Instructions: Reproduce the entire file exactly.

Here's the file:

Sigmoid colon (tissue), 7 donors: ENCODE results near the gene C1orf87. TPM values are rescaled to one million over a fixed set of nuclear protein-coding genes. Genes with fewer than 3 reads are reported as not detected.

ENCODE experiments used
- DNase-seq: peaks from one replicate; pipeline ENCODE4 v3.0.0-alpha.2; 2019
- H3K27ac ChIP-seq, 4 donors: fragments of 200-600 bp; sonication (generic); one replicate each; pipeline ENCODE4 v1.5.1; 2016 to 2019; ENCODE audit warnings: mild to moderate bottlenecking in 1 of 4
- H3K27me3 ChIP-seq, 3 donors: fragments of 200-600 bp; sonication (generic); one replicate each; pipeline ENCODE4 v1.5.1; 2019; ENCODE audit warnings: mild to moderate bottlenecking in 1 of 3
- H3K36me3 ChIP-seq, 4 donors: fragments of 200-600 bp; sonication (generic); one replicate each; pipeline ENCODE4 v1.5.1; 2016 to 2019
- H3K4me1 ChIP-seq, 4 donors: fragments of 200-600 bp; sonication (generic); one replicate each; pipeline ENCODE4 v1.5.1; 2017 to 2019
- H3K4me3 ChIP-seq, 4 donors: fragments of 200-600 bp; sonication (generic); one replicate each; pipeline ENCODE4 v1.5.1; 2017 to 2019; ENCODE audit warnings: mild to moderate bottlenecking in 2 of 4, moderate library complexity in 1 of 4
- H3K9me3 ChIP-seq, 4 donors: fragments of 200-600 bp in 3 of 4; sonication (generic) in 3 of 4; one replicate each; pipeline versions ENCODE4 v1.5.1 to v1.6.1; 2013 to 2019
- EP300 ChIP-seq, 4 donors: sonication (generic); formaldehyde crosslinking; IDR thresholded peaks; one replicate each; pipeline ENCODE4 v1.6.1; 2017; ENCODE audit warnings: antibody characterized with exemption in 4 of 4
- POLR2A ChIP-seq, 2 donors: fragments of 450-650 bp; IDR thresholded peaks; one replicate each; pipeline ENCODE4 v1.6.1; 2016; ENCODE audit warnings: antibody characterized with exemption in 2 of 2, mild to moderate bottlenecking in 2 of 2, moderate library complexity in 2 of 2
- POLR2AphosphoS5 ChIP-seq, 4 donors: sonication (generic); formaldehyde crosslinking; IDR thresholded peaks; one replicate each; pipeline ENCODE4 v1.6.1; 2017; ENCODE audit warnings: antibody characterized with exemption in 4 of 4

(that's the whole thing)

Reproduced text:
Sigmoid colon (tissue), 7 donors: ENCODE results near the gene C1orf87. TPM values are rescaled to one million over a fixed set of nuclear protein-coding genes. Genes with fewer than 3 reads are reported as not detected.

ENCODE experiments used
- DNase-seq: peaks from one replicate; pipeline ENCODE4 v3.0.0-alpha.2; 2019
- H3K27ac ChIP-seq, 4 donors: fragments of 200-600 bp; sonication (generic); one replicate each; pipeline ENCODE4 v1.5.1; 2016 to 2019; ENCODE audit warnings: mild to moderate bottlenecking in 1 of 4
- H3K27me3 ChIP-seq, 3 donors: fragments of 200-600 bp; sonication (generic); one replicate each; pipeline ENCODE4 v1.5.1; 2019; ENCODE audit warnings: mild to moderate bottlenecking in 1 of 3
- H3K36me3 ChIP-seq, 4 donors: fragments of 200-600 bp; sonication (generic); one replicate each; pipeline ENCODE4 v1.5.1; 2016 to 2019
- H3K4me1 ChIP-seq, 4 donors: fragments of 200-600 bp; sonication (generic); one replicate each; pipeline ENCODE4 v1.5.1; 2017 to 2019
- H3K4me3 ChIP-seq, 4 donors: fragments of 200-600 bp; sonication (generic); one replicate each; pipeline ENCODE4 v1.5.1; 2017 to 2019; ENCODE audit warnings: mild to moderate bottlenecking in 2 of 4, moderate library complexity in 1 of 4
- H3K9me3 ChIP-seq, 4 donors: fragments of 200-600 bp in 3 of 4; sonication (generic) in 3 of 4; one replicate each; pipeline versions ENCODE4 v1.5.1 to v1.6.1; 2013 to 2019
- EP300 ChIP-seq, 4 donors: sonication (generic); formaldehyde crosslinking; IDR thresholded peaks; one replicate each; pipeline ENCODE4 v1.6.1; 2017; ENCODE audit warnings: antibody characterized with exemption in 4 of 4
- POLR2A ChIP-seq, 2 donors: fragments of 450-650 bp; IDR thresholded peaks; one replicate each; pipeline ENCODE4 v1.6.1; 2016; ENCODE audit warnings: antibody characterized with exemption in 2 of 2, mild to moderate bottlenecking in 2 of 2, moderate library complexity in 2 of 2
- POLR2AphosphoS5 ChIP-seq, 4 donors: sonication (generic); formaldehyde crosslinking; IDR thresholded peaks; one replicate each; pipeline ENCODE4 v1.6.1; 2017; ENCODE audit warnings: antibody characterized with exemption in 4 of 4